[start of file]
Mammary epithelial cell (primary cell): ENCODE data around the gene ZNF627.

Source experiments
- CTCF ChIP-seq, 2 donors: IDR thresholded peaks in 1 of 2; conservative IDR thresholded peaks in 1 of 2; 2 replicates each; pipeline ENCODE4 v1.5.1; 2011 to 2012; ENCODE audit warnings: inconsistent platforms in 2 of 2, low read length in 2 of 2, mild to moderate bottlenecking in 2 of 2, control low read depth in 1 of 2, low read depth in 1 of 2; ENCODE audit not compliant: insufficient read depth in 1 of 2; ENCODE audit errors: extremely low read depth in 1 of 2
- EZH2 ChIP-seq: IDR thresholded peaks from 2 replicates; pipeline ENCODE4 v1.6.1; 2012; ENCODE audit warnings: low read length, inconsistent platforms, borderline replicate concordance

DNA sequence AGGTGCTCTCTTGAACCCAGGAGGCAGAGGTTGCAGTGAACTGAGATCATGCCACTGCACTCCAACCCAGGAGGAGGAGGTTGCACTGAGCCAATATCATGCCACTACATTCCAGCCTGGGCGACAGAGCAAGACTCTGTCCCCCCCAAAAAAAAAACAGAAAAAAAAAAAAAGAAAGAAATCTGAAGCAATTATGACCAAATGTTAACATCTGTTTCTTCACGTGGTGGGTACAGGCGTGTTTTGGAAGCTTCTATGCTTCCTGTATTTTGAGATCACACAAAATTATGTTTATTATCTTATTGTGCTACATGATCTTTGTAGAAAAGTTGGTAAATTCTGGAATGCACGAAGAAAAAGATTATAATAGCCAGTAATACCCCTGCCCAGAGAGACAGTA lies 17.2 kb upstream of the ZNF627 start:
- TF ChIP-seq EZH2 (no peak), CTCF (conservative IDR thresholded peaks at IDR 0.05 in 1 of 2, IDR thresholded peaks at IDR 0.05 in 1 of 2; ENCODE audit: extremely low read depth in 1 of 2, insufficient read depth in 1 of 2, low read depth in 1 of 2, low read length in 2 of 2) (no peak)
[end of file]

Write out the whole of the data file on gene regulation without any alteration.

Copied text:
Mammary epithelial cell (primary cell): ENCODE data around the gene ZNF627.

Source experiments
- CTCF ChIP-seq, 2 donors: IDR thresholded peaks in 1 of 2; conservative IDR thresholded peaks in 1 of 2; 2 replicates each; pipeline ENCODE4 v1.5.1; 2011 to 2012; ENCODE audit warnings: inconsistent platforms in 2 of 2, low read length in 2 of 2, mild to moderate bottlenecking in 2 of 2, control low read depth in 1 of 2, low read depth in 1 of 2; ENCODE audit not compliant: insufficient read depth in 1 of 2; ENCODE audit errors: extremely low read depth in 1 of 2
- EZH2 ChIP-seq: IDR thresholded peaks from 2 replicates; pipeline ENCODE4 v1.6.1; 2012; ENCODE audit warnings: low read length, inconsistent platforms, borderline replicate concordance

DNA sequence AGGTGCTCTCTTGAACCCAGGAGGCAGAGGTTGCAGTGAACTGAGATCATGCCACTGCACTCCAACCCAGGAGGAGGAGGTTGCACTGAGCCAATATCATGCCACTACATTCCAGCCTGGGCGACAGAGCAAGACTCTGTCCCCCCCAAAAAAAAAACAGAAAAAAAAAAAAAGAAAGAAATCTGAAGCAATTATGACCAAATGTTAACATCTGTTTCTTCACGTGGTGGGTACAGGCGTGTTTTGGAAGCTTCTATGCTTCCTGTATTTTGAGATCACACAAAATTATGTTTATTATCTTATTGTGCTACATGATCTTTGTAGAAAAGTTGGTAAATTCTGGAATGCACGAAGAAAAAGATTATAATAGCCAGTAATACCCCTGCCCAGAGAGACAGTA lies 17.2 kb upstream of the ZNF627 start:
- TF ChIP-seq EZH2 (no peak), CTCF (conservative IDR thresholded peaks at IDR 0.05 in 1 of 2, IDR thresholded peaks at IDR 0.05 in 1 of 2; ENCODE audit: extremely low read depth in 1 of 2, insufficient read depth in 1 of 2, low read depth in 1 of 2, low read length in 2 of 2) (no peak)